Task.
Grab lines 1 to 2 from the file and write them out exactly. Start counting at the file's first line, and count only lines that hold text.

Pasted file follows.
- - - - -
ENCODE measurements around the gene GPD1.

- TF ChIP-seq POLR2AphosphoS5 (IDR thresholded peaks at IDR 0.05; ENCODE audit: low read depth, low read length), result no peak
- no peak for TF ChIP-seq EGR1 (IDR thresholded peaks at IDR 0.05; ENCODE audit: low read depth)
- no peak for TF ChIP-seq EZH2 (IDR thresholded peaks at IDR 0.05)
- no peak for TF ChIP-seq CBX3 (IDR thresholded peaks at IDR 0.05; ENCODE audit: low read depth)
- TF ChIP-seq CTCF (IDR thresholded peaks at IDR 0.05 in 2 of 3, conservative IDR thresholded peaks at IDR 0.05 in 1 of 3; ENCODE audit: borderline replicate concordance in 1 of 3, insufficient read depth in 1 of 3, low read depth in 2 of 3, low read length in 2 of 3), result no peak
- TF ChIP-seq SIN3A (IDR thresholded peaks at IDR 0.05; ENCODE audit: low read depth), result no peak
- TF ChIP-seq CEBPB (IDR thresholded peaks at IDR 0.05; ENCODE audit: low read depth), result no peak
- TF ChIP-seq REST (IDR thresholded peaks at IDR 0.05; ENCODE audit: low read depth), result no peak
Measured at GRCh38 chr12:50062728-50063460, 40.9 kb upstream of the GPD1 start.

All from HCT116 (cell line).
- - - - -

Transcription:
ENCODE measurements around the gene GPD1.

- TF ChIP-seq POLR2AphosphoS5 (IDR thresholded peaks at IDR 0.05; ENCODE audit: low read depth, low read length), result no peak